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Get Answers to Common Questions Now
Our clients have many of the same fears and concerns. To get started, we’ve compiled answers to many of the most frequently asked questions about Federal, Florida DUI and criminal law, covering a wide range of topics to help each client understand the potential implications and options of many legal situations.
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What is an Arraignment?
An arraignment is typically the beginning of every criminal case. Arraignment is where the prosecution announces the charges they are filing against you (if any). This is also where the judge formally addresses the charges against you and asks you how you wish to plea to the charges. The pleas are usually “guilty," “not guilty” or “no contest."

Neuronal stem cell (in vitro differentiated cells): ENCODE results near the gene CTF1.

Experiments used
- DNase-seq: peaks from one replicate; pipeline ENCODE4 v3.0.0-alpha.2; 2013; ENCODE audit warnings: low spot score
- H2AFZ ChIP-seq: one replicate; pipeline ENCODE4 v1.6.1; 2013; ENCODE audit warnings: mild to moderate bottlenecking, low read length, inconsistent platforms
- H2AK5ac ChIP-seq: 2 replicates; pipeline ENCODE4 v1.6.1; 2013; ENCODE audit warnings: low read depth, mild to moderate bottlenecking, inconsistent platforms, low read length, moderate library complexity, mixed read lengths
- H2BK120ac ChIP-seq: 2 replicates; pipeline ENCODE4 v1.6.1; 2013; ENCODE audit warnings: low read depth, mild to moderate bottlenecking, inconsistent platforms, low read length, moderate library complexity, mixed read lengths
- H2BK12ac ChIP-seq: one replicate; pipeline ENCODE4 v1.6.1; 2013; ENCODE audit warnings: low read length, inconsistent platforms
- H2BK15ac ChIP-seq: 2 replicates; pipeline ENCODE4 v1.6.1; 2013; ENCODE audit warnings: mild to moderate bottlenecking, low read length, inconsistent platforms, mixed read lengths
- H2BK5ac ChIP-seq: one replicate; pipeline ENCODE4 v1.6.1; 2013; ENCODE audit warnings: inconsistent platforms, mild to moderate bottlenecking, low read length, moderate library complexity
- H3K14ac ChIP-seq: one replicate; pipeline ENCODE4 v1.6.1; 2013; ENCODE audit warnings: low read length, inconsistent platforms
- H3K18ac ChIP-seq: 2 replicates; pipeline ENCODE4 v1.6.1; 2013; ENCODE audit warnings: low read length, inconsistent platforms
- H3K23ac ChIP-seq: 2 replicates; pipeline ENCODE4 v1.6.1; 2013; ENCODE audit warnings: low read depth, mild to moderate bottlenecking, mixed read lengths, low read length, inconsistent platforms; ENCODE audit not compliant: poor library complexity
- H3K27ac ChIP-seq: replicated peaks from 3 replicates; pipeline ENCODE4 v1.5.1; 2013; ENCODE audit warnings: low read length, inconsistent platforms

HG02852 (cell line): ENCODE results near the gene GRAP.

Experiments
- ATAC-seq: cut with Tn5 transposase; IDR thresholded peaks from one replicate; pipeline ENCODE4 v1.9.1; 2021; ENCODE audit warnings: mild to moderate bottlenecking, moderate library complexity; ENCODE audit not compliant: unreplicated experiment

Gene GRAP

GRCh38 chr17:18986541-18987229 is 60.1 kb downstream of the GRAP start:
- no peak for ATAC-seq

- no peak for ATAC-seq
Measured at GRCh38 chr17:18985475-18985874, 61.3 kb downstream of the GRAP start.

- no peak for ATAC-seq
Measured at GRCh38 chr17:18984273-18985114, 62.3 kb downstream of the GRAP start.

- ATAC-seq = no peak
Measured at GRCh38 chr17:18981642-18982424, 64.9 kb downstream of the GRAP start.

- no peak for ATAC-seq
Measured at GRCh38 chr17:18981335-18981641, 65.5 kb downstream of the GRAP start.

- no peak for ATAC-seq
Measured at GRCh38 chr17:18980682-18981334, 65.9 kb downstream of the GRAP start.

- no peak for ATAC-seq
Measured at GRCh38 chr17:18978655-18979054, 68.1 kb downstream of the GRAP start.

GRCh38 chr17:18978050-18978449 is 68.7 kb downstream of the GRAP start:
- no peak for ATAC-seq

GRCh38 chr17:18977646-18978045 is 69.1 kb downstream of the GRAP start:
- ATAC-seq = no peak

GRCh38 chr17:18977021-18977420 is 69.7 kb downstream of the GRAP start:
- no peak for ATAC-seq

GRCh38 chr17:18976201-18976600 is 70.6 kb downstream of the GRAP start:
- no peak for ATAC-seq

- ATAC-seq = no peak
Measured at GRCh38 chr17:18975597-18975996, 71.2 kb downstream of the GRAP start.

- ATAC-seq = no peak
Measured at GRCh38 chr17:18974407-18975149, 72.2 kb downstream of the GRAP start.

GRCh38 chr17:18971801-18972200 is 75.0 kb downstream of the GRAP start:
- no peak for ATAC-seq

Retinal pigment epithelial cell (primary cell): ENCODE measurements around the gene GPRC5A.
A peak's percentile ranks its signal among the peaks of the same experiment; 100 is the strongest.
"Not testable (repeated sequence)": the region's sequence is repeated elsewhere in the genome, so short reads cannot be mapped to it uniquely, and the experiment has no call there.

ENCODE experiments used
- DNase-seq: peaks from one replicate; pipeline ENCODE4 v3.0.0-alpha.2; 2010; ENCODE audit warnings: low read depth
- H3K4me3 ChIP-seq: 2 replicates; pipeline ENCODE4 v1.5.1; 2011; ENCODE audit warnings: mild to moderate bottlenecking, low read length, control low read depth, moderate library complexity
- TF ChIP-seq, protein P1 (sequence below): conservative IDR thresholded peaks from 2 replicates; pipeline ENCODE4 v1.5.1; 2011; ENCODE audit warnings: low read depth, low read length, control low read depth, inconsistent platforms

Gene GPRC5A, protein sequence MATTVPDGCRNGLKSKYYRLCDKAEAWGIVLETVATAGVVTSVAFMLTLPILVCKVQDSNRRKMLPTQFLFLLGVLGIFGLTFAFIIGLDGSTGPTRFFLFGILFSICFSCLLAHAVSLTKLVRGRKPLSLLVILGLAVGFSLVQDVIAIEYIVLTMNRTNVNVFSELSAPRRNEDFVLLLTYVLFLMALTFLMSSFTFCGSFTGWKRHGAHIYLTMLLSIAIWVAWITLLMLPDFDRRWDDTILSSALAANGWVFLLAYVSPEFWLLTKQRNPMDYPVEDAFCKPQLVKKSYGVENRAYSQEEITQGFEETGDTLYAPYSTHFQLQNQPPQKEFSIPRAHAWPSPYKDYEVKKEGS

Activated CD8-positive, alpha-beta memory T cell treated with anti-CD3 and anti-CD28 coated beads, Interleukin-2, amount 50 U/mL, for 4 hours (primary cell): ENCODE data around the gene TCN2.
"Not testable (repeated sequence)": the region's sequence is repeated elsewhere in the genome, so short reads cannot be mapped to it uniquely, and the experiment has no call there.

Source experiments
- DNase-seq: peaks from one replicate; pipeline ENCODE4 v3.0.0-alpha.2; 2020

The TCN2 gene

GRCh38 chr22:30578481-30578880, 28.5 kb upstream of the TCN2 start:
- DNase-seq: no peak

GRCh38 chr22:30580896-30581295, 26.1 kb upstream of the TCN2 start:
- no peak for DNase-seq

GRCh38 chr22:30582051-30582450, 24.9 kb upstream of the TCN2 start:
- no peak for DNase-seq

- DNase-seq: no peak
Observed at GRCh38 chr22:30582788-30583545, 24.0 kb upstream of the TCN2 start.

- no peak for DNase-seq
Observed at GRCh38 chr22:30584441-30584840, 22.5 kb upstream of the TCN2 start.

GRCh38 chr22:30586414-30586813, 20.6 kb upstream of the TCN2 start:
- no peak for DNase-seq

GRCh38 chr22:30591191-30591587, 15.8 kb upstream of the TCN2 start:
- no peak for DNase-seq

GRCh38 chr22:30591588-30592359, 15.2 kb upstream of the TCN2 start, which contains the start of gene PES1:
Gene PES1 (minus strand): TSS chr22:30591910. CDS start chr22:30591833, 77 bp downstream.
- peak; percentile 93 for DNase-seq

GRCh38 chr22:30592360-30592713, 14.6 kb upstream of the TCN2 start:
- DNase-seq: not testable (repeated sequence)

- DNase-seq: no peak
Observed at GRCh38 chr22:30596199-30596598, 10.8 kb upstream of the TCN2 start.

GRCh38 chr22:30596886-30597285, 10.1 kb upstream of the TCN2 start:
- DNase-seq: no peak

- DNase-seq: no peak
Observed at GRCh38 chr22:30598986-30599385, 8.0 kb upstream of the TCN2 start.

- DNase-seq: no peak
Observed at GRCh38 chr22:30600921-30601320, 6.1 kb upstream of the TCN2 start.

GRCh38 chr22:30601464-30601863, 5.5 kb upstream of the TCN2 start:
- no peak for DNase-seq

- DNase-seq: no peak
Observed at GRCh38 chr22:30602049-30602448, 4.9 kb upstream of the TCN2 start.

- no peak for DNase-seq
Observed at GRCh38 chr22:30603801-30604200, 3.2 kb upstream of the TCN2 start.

If you have hired an attorney prior to the arraignment date, you could have the option to waive the arraignment. If your attorney files written pleadings on your behalf, you do not have to physically show up to court. If a defendant (through counsel) waives the arraignment, it usually means that he or she is aware of the charges against them, and will plead not guilty.
Normally, the arraignment occurs shortly after the arrest. For in-custody defendants, if an arraignment takes longer than expected, the defendant could argue that his or her constitutional right to a Speedy Trial is being violated. If there is proof that the arraignment was delayed for an inexcusable reason, the case could be dismissed. However, this is most likely not the case.
If the defendant wants, needs, or does not have a criminal defense attorney on the day of the arraignment, the defendant is allowed to ask for a rescheduling of the arraignment day. If this occurs, the judge can reschedule the arraignment for a day that the defendant will have a lawyer present.